Former prisoners face tremendous challenges on release from prisong-particularly in their reintegration into family relationships. The research evidence indicates that family support is essential to avoid reincarceration. Little is known, however, about what occurs in these relationships, specifically how support is exchanged, why it facilitates success, and which types of support are meaningful. This article examines how former prisoners and their family members exchange supports within two contexts-residence with a family member and residence in a halfway house-and how those supports affect the family relationship. Data were gathered through in-depth interviews with six dyads of former prisoners and family members. The findings indicate that former prisoners' and family members' perceptions and actual exchanges of informal support differ according to the former prisoner's residence, suggesting that residential context is an important aspect in identifying support mechanisms and facilitating former prisoners' resettlement into, and renegotiation of, family relationships.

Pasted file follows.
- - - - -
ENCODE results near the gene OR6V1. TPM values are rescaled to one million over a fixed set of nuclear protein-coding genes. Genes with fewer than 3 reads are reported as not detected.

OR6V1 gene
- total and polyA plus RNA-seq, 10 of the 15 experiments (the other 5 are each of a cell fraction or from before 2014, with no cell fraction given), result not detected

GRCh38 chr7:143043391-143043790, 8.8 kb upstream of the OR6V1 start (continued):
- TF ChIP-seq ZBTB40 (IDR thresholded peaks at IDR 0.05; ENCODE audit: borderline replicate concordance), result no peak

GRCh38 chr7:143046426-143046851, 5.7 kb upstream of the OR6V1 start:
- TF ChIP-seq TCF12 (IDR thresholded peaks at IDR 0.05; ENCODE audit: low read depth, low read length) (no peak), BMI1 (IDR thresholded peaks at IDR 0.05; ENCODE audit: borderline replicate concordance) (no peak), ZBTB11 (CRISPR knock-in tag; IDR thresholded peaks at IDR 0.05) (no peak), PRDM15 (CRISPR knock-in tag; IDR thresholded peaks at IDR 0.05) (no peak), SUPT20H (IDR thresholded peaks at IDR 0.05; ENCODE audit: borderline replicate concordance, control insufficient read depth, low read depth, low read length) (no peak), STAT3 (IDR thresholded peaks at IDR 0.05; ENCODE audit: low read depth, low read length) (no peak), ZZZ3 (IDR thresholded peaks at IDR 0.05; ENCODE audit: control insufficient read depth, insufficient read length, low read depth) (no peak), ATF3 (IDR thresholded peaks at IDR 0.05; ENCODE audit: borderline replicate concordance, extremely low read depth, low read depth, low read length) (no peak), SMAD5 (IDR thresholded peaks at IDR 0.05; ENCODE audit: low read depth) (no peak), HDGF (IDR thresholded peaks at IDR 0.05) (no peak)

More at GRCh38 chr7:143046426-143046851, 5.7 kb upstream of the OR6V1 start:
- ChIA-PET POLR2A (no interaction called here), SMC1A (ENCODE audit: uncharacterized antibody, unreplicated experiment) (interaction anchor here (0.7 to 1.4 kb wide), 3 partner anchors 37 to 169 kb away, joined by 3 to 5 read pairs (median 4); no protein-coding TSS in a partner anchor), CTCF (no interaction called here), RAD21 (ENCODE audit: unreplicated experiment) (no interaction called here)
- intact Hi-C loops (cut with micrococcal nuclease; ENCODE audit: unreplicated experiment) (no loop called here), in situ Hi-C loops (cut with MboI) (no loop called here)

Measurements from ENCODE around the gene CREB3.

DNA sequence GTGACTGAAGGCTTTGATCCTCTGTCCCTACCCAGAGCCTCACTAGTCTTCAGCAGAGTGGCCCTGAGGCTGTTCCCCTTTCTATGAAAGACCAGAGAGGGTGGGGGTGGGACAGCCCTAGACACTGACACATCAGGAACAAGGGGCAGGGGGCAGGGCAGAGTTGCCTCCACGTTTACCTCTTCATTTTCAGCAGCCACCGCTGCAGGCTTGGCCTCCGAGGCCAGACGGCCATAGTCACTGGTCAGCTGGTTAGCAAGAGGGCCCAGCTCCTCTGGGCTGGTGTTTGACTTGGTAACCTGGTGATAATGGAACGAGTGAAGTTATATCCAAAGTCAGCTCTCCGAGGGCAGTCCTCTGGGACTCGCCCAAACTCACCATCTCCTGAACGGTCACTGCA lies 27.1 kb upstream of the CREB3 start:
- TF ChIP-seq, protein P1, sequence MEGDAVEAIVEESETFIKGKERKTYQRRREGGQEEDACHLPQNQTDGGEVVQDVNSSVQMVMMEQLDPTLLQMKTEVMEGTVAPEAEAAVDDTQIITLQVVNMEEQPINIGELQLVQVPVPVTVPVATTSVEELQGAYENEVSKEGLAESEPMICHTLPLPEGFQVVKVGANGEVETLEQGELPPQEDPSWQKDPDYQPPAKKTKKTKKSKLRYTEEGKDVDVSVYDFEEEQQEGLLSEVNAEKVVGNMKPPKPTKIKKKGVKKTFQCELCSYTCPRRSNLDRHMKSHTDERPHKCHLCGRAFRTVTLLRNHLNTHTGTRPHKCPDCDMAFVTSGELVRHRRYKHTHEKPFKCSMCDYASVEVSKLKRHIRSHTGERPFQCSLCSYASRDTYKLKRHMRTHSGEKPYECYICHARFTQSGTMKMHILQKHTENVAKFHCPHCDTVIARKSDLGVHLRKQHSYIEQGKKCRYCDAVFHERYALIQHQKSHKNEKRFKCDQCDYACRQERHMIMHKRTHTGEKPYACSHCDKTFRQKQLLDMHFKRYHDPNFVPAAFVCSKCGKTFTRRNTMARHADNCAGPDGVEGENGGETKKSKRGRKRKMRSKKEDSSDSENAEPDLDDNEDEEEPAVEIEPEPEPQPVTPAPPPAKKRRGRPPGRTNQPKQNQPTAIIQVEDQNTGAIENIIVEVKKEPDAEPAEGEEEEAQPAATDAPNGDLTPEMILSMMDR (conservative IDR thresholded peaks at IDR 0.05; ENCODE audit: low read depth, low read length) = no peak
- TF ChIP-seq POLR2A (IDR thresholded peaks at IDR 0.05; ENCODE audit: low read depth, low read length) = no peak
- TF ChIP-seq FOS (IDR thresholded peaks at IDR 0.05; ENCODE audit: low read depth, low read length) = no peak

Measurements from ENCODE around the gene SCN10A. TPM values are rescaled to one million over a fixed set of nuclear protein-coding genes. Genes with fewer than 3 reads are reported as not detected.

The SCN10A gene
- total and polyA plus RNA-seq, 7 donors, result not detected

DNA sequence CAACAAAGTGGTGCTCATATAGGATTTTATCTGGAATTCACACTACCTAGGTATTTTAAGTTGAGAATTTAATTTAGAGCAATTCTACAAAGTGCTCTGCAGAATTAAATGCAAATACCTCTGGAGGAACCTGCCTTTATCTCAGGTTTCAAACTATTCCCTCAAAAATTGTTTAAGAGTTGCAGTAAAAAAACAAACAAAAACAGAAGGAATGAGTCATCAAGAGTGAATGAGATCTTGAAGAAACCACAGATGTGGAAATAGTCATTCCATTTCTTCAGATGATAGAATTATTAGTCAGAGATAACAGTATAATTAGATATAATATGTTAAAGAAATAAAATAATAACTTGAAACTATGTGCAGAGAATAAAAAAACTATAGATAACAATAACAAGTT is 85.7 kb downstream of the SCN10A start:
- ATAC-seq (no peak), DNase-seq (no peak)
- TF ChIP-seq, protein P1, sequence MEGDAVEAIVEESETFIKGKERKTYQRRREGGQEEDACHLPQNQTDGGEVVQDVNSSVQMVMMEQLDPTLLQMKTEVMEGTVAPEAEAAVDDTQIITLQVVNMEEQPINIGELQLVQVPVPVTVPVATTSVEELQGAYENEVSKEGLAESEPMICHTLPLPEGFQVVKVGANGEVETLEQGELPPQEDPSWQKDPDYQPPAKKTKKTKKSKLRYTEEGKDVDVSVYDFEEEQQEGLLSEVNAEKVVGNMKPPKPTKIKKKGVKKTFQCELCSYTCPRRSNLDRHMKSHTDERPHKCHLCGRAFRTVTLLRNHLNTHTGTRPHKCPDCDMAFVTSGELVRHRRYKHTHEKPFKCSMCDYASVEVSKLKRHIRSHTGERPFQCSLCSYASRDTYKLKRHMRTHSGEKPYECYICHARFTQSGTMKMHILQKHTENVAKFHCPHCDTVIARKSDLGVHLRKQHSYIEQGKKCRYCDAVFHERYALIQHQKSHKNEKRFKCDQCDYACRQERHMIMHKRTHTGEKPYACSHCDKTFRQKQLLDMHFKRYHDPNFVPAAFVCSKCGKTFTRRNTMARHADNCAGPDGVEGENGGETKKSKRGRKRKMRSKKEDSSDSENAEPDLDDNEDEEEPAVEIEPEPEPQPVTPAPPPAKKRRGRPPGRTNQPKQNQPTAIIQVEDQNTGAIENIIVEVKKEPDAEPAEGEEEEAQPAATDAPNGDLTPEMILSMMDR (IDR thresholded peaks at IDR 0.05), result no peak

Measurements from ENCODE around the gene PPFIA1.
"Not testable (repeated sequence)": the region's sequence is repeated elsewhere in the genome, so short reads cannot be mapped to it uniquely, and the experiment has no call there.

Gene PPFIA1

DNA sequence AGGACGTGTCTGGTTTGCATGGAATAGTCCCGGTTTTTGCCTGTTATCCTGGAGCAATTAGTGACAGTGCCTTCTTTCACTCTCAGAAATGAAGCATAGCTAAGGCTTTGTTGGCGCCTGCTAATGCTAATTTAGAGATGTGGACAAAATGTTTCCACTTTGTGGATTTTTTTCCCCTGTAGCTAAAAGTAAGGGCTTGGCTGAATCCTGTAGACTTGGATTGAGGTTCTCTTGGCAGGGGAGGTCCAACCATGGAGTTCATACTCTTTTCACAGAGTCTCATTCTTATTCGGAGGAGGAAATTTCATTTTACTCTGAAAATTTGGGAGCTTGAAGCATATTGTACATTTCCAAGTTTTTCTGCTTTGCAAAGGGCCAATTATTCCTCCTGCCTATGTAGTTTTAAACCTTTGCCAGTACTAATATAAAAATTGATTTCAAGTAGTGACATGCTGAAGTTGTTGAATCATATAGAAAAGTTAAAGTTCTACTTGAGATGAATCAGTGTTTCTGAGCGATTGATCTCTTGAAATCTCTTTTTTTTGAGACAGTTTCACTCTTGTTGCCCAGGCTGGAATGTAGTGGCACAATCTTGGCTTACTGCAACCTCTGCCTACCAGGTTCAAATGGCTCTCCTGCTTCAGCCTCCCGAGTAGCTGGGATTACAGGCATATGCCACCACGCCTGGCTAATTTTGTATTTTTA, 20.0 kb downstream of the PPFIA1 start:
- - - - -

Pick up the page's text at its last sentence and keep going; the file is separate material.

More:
All Science Journal Classification (ASJC) codes
- Language and Linguistics
- Sociology and Political Science
- Urban Studies
- Family support
- Former prisoners